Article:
He saw it in a marketplace of some city or other–one of a dozen, a hundred cities and villages they passed through in the course of a year. While his brother haggled with an old man for a set of yellowing manuscripts, he went on his own and bought it.
The doll fit easily into the palm of one hand, with large blue button eyes and a hand stitched smile. Its long hair had been tied back into a ponytail with a scrap of white ribbon. A young lady wrapped it in plain brown paper for him, and though she spoke politely, she never quite looked in his eyes, and kept as much distance between the two of them as possible.
He kept that doll tucked safely away, in the hollow of his left arm. They keep only one suitcase between them, and he’s not quite sure he wants his brother to know, just yet. When they returned to Central, he kept it in the small space between his pillow and the wall, still out of sight. At nights, when he knew his brother finally slept, he tried to write the letter that would accompany the doll to Rizenbul.
Once, he caught himself trying to write poetry–something about the warmth of summer and her smile as one. Embarrassed, he ripped the thing to shreds and crumbled it. When the noise woke his brother, he made up some halfhearted excuse about research and a dropped book.
Finally, one rainy afternoon, when his brother was holed up in the library, he got out paper and pen again, staring hard at the blank white expanse. The doll sat propped by a stack of books, and smiled blandly at him.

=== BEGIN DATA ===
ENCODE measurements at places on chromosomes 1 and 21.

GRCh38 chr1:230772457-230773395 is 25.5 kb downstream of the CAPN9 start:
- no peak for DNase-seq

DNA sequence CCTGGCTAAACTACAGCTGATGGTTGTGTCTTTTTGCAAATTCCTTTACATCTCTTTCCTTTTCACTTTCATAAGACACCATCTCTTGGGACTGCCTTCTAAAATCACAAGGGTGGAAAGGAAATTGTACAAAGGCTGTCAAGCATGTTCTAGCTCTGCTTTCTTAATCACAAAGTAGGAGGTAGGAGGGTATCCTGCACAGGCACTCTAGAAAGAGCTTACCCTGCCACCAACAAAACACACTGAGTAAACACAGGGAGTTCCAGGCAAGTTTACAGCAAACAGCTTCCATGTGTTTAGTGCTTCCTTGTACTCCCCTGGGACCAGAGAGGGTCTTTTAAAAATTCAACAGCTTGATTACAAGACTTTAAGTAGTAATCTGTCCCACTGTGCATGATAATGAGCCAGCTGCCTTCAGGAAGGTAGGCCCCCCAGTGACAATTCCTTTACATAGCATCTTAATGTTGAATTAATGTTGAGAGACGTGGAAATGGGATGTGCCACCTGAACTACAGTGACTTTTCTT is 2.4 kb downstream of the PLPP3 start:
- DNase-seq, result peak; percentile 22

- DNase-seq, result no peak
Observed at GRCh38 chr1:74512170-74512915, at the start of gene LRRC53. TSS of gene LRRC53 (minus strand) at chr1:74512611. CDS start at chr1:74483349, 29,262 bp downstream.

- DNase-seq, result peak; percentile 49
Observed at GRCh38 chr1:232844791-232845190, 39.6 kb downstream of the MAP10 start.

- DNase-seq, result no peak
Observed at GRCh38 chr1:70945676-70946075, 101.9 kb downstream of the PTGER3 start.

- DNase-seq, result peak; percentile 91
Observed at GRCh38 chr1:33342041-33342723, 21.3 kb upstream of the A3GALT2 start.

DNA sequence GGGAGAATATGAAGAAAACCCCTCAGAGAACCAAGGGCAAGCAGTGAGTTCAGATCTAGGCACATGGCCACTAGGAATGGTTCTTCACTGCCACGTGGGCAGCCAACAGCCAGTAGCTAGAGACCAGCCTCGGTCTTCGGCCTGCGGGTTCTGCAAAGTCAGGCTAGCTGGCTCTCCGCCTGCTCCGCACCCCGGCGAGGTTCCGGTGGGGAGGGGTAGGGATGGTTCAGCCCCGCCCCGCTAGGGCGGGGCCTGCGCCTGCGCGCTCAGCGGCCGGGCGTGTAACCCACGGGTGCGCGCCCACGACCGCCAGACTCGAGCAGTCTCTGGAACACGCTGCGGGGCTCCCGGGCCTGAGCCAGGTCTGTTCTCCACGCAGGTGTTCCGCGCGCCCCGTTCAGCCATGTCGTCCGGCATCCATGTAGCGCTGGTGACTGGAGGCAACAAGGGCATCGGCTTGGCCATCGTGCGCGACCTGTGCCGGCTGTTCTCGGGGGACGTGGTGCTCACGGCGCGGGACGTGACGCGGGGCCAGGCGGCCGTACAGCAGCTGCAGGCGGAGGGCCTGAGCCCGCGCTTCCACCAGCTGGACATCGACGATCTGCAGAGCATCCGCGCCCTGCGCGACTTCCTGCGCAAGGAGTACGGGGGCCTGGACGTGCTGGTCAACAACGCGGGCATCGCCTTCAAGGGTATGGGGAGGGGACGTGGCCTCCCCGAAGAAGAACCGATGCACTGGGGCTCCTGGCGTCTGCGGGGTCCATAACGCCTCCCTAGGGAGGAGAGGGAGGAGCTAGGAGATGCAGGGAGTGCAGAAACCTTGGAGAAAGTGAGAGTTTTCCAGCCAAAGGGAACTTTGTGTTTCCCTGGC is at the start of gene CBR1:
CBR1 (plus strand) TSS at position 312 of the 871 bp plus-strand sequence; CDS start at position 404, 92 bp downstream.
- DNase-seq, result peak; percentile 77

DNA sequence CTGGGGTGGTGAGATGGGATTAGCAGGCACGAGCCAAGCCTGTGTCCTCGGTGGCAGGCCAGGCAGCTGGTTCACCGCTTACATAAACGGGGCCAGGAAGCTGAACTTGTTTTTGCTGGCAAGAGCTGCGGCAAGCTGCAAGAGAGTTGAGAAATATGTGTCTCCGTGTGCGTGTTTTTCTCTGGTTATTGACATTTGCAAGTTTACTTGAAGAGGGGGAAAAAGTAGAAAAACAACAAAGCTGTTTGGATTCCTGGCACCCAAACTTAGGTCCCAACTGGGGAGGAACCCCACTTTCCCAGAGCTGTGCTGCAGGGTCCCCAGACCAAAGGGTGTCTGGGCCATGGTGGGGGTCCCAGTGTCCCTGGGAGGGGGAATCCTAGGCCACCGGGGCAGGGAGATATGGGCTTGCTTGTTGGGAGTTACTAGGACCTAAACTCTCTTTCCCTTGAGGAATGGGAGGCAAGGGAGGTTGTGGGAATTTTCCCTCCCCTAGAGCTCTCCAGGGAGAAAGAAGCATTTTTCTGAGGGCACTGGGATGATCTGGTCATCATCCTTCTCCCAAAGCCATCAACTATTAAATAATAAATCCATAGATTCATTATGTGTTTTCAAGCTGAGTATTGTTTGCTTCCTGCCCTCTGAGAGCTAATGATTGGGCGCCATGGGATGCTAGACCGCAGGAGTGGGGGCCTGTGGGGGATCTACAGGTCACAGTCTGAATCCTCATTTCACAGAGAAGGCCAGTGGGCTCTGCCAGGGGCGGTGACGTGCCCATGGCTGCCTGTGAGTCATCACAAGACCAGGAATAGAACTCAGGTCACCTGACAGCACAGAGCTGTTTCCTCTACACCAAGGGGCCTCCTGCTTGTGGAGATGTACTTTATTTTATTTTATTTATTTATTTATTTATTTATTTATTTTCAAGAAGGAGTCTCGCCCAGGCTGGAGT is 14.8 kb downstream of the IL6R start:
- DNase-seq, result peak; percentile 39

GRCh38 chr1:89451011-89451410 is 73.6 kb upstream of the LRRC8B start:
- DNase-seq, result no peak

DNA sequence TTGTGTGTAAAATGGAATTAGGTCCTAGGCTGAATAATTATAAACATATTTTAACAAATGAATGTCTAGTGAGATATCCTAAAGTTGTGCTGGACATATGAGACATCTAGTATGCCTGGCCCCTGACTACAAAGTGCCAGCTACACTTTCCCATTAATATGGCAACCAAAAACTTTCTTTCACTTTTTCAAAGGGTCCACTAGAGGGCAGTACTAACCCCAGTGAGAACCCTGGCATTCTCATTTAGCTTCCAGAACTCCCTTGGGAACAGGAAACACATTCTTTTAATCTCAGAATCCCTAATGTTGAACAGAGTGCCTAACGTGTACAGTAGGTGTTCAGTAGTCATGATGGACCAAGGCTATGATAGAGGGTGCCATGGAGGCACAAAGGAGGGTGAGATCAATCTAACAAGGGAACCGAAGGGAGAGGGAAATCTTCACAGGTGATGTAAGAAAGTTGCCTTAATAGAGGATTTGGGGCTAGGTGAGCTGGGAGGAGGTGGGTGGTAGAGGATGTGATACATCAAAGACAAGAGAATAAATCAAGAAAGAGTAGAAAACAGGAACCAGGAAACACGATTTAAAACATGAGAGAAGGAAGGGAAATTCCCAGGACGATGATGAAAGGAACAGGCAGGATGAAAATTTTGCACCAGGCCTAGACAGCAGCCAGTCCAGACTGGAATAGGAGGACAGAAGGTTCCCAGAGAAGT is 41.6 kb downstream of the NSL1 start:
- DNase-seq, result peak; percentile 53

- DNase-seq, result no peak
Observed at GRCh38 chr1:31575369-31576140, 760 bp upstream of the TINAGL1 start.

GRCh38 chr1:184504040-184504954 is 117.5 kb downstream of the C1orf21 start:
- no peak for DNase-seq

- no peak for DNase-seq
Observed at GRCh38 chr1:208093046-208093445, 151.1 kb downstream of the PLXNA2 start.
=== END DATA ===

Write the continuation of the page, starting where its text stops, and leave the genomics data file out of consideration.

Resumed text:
It reminded me of you, he thought, to star the letter. Or, Isn’t it cute, I thought you might like it.
Neither of those made it out of his pen. He looked at the doll, and then at the window, where the rain lashed in fierce patterns against the glass. Briefly, he hoped his brother had the sense to remain in the library, rather than try to wade his way back.
And there, in the misted folds of his memory, a single clear moment tumbled out: the three of them, he, she, and his brother, wrapped together in a single large blanket, in a fort of pillows. The weight of her head on his shoulder had been comfortable, in the warm familiar dark.
With purpose, he set pen to paper and began to write.
Three weeks later, Winry Rockbell set the doll on her shelf, next to the old one, from so many years ago. She stood back, hands on her hips, and considered its posture. After a moment of consideration, she tucked Al’s note into its lap, gently arranging its soft arms to hold the paper close.
“You can keep that, until he comes home,” she said. “If he’s going to tell me things like that, he can damn well do it in person.”
I wanted to say a lot of things.
But the most important thing is this:
I still remember you.